Abstract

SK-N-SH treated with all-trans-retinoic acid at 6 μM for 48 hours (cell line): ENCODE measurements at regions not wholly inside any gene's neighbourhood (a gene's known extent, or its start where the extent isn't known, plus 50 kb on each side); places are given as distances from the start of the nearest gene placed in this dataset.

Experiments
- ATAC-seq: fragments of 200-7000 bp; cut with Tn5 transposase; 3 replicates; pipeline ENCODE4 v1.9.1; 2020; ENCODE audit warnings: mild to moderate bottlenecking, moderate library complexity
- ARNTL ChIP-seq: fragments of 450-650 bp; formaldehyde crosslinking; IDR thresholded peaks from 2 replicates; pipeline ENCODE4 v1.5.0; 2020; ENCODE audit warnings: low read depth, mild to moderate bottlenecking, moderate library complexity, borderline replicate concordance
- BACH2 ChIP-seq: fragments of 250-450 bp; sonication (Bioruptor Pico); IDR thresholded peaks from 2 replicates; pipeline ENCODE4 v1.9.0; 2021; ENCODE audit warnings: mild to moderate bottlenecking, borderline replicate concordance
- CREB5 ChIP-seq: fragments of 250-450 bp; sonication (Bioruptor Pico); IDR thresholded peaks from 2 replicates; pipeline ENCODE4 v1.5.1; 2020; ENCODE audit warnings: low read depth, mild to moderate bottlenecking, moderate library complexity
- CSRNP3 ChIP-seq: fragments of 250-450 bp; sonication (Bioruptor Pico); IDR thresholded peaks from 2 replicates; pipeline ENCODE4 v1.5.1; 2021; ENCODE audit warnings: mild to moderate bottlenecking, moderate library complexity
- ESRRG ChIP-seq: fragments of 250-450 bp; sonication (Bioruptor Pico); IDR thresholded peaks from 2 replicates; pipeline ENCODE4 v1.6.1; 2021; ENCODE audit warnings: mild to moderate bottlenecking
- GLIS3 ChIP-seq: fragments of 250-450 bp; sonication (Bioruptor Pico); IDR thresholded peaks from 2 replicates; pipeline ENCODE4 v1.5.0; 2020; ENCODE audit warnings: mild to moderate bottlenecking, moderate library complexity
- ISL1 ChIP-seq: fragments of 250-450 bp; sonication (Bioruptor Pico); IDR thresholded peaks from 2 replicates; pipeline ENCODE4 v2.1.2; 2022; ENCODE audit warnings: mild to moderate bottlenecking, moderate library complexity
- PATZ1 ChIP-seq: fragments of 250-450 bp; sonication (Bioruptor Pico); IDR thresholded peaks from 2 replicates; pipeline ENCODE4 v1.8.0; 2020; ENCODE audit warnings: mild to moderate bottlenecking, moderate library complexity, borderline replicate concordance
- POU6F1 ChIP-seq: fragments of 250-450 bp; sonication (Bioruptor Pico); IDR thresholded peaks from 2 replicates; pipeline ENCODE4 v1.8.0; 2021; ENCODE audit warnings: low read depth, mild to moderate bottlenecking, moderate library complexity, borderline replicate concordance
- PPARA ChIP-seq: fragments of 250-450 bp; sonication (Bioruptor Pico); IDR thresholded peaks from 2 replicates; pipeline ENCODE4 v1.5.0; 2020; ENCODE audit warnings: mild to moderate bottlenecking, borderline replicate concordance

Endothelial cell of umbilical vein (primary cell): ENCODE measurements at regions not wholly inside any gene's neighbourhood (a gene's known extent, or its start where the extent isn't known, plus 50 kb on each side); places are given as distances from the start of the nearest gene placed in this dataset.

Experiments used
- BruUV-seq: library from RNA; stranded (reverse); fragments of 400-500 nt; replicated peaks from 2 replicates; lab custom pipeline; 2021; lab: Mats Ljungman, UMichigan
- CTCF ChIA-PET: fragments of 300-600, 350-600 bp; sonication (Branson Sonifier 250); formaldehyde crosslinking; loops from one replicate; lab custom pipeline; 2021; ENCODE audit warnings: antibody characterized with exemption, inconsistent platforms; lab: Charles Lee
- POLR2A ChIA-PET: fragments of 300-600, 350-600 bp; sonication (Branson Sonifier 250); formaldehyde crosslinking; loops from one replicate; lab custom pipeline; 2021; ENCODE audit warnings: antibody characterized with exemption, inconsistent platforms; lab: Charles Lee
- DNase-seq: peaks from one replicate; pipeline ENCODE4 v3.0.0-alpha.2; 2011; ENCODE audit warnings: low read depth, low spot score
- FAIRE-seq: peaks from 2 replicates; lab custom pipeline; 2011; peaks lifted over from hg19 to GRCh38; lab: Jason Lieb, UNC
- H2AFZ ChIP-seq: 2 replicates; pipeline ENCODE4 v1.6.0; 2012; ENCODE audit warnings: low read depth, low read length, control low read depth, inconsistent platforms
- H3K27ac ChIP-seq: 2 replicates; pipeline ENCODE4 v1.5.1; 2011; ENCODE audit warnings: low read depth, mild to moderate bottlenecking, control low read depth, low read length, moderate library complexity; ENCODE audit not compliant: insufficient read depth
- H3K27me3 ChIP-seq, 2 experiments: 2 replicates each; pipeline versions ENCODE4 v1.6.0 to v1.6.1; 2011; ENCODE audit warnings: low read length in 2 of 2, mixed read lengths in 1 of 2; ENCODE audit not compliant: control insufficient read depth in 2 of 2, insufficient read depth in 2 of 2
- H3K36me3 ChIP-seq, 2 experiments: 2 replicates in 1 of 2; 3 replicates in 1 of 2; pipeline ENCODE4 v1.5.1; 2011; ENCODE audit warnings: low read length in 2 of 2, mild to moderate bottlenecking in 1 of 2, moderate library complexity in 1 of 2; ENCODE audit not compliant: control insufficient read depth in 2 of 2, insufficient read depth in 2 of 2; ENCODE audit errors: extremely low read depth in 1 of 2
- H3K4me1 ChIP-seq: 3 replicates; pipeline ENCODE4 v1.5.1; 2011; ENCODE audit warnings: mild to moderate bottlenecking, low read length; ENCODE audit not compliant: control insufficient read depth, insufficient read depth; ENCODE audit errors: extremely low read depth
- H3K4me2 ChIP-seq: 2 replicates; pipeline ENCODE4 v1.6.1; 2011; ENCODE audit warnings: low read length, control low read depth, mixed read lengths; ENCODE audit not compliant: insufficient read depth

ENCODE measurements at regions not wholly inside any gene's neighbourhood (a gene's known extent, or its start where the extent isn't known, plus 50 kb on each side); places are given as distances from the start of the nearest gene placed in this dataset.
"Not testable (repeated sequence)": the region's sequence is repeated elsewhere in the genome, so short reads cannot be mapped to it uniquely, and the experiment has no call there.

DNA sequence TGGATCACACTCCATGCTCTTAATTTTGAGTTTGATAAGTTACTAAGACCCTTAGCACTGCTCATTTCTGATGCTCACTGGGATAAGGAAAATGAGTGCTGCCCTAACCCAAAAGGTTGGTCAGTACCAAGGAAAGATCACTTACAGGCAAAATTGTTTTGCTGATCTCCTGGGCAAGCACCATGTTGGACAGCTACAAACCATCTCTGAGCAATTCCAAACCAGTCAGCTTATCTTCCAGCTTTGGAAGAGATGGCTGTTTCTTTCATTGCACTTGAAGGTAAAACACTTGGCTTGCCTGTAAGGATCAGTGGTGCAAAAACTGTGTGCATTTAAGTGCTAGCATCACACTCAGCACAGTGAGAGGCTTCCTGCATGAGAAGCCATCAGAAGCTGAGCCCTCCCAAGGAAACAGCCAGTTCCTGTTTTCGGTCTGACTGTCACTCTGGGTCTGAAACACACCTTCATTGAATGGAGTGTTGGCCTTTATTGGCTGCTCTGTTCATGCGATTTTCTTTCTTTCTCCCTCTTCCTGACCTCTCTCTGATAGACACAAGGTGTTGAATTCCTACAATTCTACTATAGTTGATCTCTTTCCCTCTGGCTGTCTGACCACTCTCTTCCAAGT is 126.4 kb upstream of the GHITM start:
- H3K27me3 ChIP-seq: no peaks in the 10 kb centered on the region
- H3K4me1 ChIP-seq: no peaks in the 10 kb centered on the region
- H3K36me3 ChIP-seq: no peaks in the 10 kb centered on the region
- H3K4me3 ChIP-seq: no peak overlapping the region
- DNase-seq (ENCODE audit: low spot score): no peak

The development of most regions of the vertebrate nervous system includes a distinct phase of neuronal degeneration during which a substantial proportion of the neurons initially generated die. This degeneration primarily adjusts the magnitude of each neuronal population to the size or functional needs of its projection field, but in the process it seems also to eliminate many neurons whose axons have grown to either the wrong target or an inappropriate region within the target area. In addition, many connections that are initially formed are later eliminated without the death of the parent cell. In most cases such process elimination results in the removal of terminal axonal branches and hence serves as a mechanism to "fine-tune" neuronal wiring. However, there are now also several examples of the large-scale elimination of early-formed pathways as a result of the selective degeneration of long axon collaterals. Thus, far from being relatively minor aspects of neural development, these regressive phenomena are now recognized as playing a major role in determining the form of the mature nervous system.

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